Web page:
According to eMarketer’s 2019 Mobile Report, for the first time ever, U.S. consumers will spend more time in 2019 using their mobile devices than watching television. This year, the average U.S. adult will spend three hours and 43 minutes (3:43) on their mobile device, compared to three hours and 35 minutes (3:35) watching television. Most of this increase is smartphone app-driven. According to eMarketer, the average person spends about two hours and 57 minutes with smartphone apps compared to just twenty-six minutes on their mobile browser.
Compared to 2014, this is an almost a two-hour shift away from television and towards mobile devices. In 2014, adults spent only two hours and 32 minutes (2:32) on their mobile devices and four hours and twenty minutes watching television. In 2015 those numbers were 2:49 and 4:10, respectively; in 2016 they were 3:08 and 4:05; in 2017, 3:25 and 3:56; and in 2018 they were 3:35 and 3:44. Looking ahead, eMarketer predicts a continuous increase in mobile usage, rising to three hours and 49 minutes (3:49) in 2020 and three hours and 54 minutes (3:54) in 2021, with a decline in television viewing to three hours and 29 minutes (3:29) in 2020 and 3 hours and 22 minutes (3:22) in 2021.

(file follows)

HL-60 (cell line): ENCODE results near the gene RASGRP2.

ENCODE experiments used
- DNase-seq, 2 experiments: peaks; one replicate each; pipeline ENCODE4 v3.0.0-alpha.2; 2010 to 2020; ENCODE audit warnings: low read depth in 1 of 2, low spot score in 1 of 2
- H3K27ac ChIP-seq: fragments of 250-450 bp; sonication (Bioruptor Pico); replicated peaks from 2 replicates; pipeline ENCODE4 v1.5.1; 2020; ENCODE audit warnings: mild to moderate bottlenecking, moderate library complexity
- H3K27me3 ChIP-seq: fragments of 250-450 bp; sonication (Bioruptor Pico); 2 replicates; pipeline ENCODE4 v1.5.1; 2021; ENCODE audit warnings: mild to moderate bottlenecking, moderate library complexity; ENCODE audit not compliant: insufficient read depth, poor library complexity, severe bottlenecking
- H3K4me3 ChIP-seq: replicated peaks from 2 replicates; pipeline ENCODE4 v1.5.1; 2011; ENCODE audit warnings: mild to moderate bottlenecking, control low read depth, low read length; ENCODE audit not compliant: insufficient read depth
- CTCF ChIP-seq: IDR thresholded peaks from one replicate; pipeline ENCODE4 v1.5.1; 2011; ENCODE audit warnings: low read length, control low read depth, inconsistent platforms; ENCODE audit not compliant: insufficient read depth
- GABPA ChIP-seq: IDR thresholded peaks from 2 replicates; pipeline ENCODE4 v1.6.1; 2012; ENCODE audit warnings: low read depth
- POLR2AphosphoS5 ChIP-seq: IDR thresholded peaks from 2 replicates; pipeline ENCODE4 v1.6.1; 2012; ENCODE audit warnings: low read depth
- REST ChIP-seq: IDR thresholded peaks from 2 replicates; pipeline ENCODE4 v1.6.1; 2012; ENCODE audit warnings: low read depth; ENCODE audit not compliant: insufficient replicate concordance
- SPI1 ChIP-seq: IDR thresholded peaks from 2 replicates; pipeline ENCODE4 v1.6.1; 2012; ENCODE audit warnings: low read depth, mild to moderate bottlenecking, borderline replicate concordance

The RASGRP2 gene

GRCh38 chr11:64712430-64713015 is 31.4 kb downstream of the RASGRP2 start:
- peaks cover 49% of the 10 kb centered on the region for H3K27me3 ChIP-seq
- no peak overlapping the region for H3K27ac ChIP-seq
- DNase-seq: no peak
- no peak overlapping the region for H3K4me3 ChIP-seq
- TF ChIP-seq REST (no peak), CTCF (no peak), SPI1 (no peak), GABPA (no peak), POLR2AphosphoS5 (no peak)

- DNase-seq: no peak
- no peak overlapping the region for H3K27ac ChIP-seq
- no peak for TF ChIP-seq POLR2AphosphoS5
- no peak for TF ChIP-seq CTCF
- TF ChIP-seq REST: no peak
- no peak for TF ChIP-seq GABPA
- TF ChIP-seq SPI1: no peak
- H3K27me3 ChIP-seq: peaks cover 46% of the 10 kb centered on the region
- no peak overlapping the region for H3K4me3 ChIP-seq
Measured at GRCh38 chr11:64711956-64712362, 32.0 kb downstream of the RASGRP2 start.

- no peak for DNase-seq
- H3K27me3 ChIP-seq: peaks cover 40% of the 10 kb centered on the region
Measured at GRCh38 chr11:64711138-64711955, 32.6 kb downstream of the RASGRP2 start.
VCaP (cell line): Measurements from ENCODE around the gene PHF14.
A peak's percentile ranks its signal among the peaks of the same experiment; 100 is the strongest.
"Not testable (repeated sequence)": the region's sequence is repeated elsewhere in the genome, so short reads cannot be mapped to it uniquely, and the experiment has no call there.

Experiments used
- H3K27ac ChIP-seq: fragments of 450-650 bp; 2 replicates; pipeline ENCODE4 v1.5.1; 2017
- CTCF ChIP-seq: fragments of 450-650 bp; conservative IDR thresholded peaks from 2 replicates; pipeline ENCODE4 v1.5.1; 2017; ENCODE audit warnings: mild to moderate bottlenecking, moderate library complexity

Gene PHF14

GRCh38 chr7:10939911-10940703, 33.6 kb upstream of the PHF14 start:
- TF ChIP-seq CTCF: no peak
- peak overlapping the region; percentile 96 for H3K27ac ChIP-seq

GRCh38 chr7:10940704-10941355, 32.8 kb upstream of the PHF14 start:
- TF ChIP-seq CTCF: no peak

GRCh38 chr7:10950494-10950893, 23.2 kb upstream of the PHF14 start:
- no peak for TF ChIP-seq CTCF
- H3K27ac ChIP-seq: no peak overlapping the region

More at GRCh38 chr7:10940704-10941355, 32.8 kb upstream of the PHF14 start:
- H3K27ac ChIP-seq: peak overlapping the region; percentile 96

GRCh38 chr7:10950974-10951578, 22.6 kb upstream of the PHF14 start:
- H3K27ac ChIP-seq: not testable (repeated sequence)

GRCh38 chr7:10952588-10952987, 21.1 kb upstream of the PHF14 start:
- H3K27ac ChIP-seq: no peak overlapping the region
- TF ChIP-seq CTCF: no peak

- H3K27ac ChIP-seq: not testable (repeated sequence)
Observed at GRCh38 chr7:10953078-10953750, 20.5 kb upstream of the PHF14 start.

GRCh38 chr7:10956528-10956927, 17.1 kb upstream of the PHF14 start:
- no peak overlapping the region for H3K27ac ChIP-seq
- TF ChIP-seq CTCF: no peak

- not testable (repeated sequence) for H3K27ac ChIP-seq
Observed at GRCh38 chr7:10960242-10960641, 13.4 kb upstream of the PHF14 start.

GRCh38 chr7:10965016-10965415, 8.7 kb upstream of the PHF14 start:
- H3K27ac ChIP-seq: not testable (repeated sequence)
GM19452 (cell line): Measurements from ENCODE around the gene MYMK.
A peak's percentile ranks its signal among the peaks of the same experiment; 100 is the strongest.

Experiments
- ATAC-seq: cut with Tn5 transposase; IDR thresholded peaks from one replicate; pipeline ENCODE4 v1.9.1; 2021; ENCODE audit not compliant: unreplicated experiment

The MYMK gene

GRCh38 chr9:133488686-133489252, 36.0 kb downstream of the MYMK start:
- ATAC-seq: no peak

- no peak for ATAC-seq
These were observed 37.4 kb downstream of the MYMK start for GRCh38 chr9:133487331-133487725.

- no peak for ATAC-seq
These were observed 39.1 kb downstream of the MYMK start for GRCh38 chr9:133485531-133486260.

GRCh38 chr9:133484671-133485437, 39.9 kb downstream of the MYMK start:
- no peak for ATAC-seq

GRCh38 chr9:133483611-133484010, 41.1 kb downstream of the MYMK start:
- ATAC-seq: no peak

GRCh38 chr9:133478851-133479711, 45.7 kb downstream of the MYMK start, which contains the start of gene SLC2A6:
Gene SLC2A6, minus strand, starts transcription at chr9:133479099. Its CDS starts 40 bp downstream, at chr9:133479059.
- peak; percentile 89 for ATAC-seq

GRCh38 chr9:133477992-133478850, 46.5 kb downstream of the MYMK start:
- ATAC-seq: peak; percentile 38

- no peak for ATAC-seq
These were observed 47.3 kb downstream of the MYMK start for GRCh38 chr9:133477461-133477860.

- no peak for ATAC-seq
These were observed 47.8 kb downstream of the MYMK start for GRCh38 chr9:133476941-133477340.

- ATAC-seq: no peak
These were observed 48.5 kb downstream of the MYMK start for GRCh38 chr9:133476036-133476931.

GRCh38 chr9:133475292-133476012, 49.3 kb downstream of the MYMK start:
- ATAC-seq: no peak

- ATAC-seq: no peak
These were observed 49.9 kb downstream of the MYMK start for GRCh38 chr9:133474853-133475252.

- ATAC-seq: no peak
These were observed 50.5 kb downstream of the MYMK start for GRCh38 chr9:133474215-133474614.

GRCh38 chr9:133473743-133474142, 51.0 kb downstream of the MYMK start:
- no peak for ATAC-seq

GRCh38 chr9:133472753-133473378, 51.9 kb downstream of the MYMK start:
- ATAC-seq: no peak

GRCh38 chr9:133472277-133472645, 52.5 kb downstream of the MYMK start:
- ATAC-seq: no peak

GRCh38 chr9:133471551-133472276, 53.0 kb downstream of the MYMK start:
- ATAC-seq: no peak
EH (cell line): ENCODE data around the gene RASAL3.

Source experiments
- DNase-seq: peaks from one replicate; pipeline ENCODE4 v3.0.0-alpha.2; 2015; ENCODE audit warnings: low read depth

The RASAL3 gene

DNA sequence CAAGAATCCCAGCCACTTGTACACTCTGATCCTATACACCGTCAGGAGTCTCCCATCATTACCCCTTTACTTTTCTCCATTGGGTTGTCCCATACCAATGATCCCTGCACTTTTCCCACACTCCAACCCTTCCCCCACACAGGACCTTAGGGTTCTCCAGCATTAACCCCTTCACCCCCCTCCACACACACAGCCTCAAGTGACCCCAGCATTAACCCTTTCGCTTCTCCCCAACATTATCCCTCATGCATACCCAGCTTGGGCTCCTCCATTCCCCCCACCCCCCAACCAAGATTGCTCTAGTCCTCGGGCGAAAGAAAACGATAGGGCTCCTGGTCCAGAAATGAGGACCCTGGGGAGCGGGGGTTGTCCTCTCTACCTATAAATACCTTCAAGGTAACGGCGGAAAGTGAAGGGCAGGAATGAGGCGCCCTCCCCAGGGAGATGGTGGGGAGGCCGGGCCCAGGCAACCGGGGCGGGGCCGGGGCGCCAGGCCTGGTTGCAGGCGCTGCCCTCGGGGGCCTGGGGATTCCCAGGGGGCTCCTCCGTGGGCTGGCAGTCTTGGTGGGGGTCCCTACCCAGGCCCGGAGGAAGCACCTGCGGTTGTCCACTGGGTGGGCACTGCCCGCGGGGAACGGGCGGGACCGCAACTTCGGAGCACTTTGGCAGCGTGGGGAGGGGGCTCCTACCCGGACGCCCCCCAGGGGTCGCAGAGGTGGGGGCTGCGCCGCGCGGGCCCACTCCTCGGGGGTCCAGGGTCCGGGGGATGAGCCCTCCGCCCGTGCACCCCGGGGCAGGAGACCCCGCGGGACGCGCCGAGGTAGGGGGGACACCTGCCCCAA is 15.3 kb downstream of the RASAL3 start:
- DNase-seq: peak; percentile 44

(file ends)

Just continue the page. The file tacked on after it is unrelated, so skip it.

What does this mean for political campaigns? Smart campaigns already form specific voter contact plans for target voters who have cancelled their television service or have reduced television viewing in favor of online streaming (“cord-cutters” as they are called). More and more voters will fall into this category as mobile usage continues outpacing television. Campaigns will need to adjust in order to make sure they are reaching their targets and using campaign dollars most efficiently.